I was so hurt that I wanted to hurt her back. A long ago feeling that is really nothing to do with her. I hope I didn’t. Even in my wounding I tried to exercise control. With her I always have. I have no right to ask anything of her. And my desire to get something settled is more an manifestation of fear, fear of being judged for seemingly not doing enough than anything else. I can’t get to the nub of it, the truth of how I feel. We are all just doing our best in a complex situation. And at the heart of it is love, I’m sure of it. But she, unlike me, is happy to leave it at that. She doesn’t seek to understand the complexities. She doesn’t want it. I push and push. I do this over many things. I’m a terrier with its teeth into someone’s trouser leg determined not to let go, till I have it. Have what? Resolution. The peace of resolution. But then there will be a next time and a next. In a radio programme about Paul Gaugin the presenter talked about his fascination with the Tahitian women he encountered particularly how they would just sit, for hours, apparently doing nothing. The heat does that. It is restful the doing of nothing. We did it, he and I, last week in various London cafes. That staring into space, letting it all go by. I want to let go. Loose hold of her. Let her breathe. This is not her problem. This is mine. This terrible yearning to belong. I’d pictured a day, of family, of noise, of clamour of warmth of watching, holding, laughing, of emptying out of being part of something I’d lost. It was foolish to succumb to such fantasies. They are not real. They are not my belonging. This is. And it is enough when I sit with it, doing nothing.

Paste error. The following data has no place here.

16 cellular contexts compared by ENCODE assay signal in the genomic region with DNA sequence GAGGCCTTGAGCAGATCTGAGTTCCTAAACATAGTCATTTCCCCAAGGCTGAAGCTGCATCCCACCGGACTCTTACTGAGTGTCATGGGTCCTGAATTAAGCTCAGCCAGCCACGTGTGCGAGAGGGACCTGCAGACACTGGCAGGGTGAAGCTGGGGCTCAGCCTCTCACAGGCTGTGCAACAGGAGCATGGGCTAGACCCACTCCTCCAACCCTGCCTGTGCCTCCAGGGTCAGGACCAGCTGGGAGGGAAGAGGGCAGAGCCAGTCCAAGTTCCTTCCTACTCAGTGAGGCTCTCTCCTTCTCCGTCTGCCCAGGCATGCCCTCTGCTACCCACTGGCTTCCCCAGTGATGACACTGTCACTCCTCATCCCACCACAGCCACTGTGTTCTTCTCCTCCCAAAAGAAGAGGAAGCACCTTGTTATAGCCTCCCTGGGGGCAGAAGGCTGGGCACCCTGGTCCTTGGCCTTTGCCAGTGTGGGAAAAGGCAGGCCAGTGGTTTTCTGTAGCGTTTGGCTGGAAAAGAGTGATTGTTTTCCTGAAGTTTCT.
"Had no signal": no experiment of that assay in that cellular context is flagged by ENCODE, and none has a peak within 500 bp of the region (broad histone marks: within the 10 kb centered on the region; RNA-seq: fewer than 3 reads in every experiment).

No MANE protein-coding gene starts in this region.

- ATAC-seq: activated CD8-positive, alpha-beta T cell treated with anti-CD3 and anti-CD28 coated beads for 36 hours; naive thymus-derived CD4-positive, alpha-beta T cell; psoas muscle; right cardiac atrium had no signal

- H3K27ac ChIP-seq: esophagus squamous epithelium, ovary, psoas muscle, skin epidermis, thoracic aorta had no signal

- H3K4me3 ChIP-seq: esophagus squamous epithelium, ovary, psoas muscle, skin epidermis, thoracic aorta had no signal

By Ellen Bell

Artist and writer currently living in Aberystwyth.